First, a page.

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Why do I own gold? Because I believe strongly in the benefits gold has for Americans saving for their retirement.

It should come as no surprise that I own physical precious metals. In fact, metals make up a very high ratio of my personal savings, and I believe wholeheartedly in their benefits. After all, I co-founded Gold Alliance, and I’m its CEO. If I didn’t believe in the virtues of gold, silver, and other precious metals, I wouldn’t want my job

With their numerous benefits, physical precious metals are remarkable assets, a way to secure my family’s financial future. I’ve lived through a few financial crises, and I’ve witnessed how easily fortunes come and go. I have also seen how diversifying with precious metals have saved fortunes, grown fortunes. They are a vehicle of protection and growth. 

When Ray Dalio, legendary investor and the founder of the world’s largest hedge fund, was asked why he recommended his hedge fund’s clients invest a portion of their portfolio in gold, he responded: “If you don’t own gold, you know neither history nor economics.” I use this statement on my personal signature page. It’s profound to me as it’s my mission to educate Americans and explain the importance of owning a portion of their savings in precious metals as a way to obtain financial security. And with Gold Alliance, we have helped thousands of Americans achieve financial security and peace of mind.

Below, I’d like to explain what stands behind Ray Dalio’s statement by showing you why I own gold.

Gold is there in times of crises

You may have read dozens of articles where my team and I talk about gold as a hedge against market crises and inflation. The best part about me telling you that gold can protect your assets is that you don’t have to take my word for it. History has proven the benefits of gold time and again.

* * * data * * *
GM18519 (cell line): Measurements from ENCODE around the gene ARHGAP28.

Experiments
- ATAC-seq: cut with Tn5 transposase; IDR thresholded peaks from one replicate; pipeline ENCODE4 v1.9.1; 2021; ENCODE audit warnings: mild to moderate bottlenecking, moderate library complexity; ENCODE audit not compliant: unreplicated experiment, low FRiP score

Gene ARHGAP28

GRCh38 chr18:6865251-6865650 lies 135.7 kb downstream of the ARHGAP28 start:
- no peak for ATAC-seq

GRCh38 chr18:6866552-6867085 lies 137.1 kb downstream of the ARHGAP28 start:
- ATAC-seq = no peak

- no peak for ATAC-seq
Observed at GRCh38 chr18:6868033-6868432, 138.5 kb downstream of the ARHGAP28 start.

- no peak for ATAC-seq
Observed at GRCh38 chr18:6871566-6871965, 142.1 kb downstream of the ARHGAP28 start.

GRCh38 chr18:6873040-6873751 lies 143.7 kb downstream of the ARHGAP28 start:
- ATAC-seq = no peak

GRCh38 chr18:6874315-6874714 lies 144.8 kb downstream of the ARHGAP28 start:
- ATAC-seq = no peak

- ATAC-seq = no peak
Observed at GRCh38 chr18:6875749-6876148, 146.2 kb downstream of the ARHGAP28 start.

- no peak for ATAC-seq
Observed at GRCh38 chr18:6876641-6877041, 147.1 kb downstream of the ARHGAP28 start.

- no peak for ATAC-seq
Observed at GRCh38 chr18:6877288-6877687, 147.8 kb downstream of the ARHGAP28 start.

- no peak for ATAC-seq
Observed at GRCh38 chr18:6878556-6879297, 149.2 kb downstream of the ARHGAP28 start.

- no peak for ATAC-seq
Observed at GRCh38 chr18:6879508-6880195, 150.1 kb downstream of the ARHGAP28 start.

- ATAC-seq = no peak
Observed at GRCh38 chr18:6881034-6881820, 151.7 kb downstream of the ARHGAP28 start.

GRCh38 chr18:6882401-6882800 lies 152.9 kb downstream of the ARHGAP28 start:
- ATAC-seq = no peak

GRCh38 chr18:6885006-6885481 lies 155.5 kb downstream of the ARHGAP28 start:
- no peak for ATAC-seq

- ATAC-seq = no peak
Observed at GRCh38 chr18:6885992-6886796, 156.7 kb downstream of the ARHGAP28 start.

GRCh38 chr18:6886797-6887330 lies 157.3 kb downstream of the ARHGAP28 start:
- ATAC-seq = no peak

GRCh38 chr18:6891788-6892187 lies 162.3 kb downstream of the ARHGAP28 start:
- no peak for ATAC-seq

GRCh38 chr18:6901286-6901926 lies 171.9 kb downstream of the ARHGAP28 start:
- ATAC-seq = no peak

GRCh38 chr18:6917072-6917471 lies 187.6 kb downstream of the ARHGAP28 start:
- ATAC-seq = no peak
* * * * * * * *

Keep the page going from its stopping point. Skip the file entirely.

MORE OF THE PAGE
Let’s take a look at some of the key periods over the past 50 years to illustrate the strength of owning gold. The chart below shows the price of gold (blue line), the inflation rate (red line), and recessions (grey areas).

From 1970 to today, 2021, the price of gold has skyrocketed and helped protect and grow retirement savings during times of inflation and stock market crises.

During or following most of the recessions in the past 5 decades, gold saw significant growth. Likewise, while inflation hollowed out the purchasing power of the dollar, the value of gold grew. In simpler terms. If you think you will see a recession or inflation in your lifetime, you should own some gold. And I can’t show a chart like this without pointing out just how stunningly gold continues to perform — just look at the performance of the last 20 years! We can thank our Fed for their money printing machines that keep driving the price of gold higher and higher.

Gold protects from inflation — the 1970s’ example